Transcribed by Mary Ann Kaylor
ATKINSON, GEORGE W. , who has been a resident of Sangamon County for more than sixty years, and now lives retired from an active life in the village of Riverton, is a native of Piqua, Ohio, born January 7, 1837. He is the son of William and Rachel (Nevius) Atkinson, both natives of New Jersey and the father a blacksmith by trade. William Atkinson followed his trade several years in his native State, then removed, by wagon, to Ohio, where he lived until 1849, the date of his coming to Illinois. Besides working at his trade, he bought and sold cattle and horses, driving them to market. The family made the trip from Ohio to Illinois by wagon, consuming several weeks on the journey, and on the way the son, George W., then a young man, counted fifty-four deer. They remained in Springfield a few months, having arrived there November 15, 1849, occupying a house near where the Chicago & Alton Railroad depot now stands. They spent four years on a farm on Fork Prairie, and in 1855 moved to the old Prather farm near Sherman, where they spent two years, then the father purchased 320 acres of land in Shelby County, where he lived about eight years and then returned to Fork Prairie and spent two years there, after which he removed to Missouri. He lived in the latter State but a short time, then returned to Fork Prairie and spent the remainder of his life with his son George, his wife having died in Missouri.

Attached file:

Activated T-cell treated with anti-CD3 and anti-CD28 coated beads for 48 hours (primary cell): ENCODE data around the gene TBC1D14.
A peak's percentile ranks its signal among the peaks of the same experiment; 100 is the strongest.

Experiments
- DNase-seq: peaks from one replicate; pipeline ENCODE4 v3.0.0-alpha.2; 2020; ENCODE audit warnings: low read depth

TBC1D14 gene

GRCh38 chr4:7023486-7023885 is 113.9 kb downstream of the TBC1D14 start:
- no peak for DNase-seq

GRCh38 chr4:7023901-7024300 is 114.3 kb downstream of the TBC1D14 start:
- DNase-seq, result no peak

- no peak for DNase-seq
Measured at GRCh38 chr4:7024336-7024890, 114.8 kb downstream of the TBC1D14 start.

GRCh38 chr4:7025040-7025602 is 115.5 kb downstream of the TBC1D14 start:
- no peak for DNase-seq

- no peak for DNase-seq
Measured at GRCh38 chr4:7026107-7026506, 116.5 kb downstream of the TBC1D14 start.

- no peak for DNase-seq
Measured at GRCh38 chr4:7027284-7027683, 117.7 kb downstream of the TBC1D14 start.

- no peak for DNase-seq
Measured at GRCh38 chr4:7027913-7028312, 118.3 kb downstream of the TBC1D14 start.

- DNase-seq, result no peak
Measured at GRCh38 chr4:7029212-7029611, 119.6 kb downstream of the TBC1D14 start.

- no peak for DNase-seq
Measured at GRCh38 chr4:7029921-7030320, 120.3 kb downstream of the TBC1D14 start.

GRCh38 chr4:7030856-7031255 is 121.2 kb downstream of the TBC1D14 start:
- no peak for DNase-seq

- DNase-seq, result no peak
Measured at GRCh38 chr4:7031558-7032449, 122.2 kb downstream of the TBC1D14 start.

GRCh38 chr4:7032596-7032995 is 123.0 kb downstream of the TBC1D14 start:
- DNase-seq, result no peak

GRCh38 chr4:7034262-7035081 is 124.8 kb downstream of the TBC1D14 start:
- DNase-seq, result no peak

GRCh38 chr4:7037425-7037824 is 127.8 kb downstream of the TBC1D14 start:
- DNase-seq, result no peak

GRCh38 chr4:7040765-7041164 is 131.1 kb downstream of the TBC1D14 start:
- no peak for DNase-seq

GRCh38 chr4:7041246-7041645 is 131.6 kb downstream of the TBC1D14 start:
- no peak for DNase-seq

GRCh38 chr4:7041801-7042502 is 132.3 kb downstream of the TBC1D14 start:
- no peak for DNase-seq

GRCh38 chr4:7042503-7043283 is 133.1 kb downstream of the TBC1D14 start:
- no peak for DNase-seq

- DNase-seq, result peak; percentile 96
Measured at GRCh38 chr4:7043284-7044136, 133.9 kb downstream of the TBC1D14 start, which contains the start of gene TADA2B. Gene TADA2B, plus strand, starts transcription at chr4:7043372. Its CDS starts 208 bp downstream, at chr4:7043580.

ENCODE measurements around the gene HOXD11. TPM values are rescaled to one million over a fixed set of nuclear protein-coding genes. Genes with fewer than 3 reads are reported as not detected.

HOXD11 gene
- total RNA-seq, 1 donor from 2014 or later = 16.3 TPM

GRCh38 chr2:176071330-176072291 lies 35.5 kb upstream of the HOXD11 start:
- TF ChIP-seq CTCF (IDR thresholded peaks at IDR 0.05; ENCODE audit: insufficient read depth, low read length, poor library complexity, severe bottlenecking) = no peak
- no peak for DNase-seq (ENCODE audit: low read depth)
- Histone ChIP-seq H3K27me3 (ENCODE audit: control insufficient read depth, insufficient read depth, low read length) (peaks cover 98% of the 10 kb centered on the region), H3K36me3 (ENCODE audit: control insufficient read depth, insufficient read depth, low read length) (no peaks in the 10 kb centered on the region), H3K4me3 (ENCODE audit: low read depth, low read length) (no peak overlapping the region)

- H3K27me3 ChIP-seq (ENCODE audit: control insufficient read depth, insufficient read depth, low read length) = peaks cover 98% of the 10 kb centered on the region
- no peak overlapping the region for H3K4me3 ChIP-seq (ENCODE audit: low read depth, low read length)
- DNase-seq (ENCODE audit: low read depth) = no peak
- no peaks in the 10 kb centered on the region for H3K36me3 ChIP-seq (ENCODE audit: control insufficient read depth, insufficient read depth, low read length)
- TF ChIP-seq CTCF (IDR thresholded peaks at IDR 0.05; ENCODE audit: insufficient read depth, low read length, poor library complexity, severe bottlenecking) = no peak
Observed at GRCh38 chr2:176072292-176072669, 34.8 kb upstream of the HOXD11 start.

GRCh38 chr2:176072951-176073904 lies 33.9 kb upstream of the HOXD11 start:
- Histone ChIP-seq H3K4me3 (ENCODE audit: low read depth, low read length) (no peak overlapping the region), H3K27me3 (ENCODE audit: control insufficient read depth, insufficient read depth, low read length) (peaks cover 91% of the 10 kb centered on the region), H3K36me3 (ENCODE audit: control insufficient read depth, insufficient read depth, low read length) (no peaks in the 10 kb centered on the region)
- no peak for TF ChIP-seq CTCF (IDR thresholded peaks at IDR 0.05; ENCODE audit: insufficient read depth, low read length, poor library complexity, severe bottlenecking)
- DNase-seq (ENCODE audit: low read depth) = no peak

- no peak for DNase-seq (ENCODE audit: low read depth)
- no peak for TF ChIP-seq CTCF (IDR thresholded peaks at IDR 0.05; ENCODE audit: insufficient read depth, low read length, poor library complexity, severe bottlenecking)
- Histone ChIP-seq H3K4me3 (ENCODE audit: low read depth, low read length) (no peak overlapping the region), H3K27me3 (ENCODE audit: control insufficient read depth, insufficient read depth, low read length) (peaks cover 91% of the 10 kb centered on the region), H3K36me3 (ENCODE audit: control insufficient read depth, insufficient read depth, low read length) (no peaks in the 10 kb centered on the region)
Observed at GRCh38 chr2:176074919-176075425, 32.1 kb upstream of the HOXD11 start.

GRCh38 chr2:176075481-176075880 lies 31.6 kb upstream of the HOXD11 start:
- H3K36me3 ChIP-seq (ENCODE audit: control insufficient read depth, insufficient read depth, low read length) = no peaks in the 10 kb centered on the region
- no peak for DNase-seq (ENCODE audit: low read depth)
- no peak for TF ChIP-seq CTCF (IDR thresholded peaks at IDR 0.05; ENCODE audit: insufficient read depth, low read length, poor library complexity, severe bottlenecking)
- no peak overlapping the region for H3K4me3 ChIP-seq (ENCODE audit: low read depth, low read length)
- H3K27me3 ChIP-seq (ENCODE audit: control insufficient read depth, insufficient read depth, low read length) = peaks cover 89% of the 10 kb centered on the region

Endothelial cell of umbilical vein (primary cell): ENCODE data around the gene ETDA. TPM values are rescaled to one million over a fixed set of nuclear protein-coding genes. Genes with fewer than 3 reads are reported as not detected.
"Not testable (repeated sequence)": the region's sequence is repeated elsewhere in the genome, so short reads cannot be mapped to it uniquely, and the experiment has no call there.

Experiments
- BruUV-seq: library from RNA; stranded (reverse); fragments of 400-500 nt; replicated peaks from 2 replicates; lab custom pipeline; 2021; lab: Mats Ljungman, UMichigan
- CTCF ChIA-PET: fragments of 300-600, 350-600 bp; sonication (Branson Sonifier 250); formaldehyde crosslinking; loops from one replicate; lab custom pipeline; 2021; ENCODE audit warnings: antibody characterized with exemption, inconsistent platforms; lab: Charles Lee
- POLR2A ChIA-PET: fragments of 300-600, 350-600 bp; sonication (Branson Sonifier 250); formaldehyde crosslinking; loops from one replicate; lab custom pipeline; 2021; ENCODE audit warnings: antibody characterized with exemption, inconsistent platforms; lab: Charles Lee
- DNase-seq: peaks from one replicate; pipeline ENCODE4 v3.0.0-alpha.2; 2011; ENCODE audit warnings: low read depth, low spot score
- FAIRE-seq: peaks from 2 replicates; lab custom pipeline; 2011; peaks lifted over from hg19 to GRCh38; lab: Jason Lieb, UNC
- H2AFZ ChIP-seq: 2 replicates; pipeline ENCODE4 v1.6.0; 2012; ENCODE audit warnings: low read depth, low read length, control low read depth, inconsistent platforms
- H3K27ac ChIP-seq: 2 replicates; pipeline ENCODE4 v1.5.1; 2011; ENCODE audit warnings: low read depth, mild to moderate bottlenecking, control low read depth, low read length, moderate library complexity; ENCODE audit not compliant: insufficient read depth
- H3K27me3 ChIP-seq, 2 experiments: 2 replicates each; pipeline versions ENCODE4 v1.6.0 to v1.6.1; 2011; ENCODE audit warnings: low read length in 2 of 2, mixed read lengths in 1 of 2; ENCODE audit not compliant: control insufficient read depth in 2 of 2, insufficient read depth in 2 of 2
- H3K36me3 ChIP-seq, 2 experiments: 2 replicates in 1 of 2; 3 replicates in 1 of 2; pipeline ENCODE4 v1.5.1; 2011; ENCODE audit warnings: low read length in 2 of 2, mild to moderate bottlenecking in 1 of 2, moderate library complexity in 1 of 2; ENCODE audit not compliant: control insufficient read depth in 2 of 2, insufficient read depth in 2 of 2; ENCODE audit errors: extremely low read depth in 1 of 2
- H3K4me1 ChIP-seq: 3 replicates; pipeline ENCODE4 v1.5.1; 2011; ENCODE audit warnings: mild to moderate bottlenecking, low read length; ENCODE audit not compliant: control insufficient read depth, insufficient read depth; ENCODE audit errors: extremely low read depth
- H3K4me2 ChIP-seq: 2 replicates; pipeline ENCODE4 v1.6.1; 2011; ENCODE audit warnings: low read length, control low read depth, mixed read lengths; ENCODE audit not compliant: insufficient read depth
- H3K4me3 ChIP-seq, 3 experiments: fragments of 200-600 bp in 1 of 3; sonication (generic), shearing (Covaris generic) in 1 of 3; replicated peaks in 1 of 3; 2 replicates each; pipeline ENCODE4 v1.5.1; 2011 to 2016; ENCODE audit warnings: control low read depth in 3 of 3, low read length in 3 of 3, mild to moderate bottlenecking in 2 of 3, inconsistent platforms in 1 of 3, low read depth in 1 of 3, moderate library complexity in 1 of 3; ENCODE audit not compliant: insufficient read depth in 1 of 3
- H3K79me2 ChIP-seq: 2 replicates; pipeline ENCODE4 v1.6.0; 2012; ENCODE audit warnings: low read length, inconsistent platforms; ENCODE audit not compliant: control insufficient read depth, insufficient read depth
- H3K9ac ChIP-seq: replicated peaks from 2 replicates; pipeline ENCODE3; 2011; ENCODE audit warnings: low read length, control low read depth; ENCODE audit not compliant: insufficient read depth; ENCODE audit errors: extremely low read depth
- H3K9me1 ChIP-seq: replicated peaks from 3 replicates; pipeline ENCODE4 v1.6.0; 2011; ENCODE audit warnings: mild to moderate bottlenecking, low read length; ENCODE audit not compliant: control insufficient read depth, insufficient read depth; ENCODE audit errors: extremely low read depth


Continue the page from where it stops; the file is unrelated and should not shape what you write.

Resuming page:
John Atkinson, father of William, served in the War of 1812, as also did Jacob Nevius, father of Mrs. Atkinson. To William Atkinson and his wife nine sons and three daughters were born, of whom seven survive: John, aged ninety years, living in Iowa; Mrs. Catherine Brooks, of Dayton, Ohio; Mrs. Hannah Magell, deceased; Jacob, a retired farmer and stock buyer, living in Iowa; Elbert, has a blacksmith and wagon shop at Anamosa, Iowa; Zenith L., a blacksmith living in Iowa; Thomas B., who conducts a blacksmith shop in the West, and George W.
After the death of his father George W. Atkinson continued farming until 1900, when he retired from active life and purchased a comfortable home in Riverton, which has since been his home. He was resourceful and intelligent farmer and became very successful, being now possessed of considerable property.
Mr. Atkinson married, in Rochester Township, in 1860, to Cordelia Ann Bashaw, a native of the township, born in 1845, daughter of James Bashaw and his wife, of Kentucky, who were early settlers of Sangamon County where they spent the remainder of their life on a farm. Mr. and Mrs. Bashaw were parents of four sons and two daughters. Mrs. Atkinson died in 1877, having borne her husband five children, four of whom are living: Harriet married Trylene H. Trotter, proprietor of a blacksmith shop at Riverton; Lecta, married George Cockrell, and they live on a farm near Rochester; Nicholas B., a resident of Pekin; Walter, in Riverton. Mr. Atkinson has five living grandchildren. He is a Republican in politics and is a member of the Baptist Church. He is well regarded as a public-spirited and useful citizen and highly esteemed in his community. He always had a warm friendship for Abraham Lincoln, and in his younger days frequently ran foot races with that illustrious mean and also had his company in many games of marbles. Mr. Atkinson takes an active interest in the public welfare and is willing to lend his active support to any worthy cause for the public good.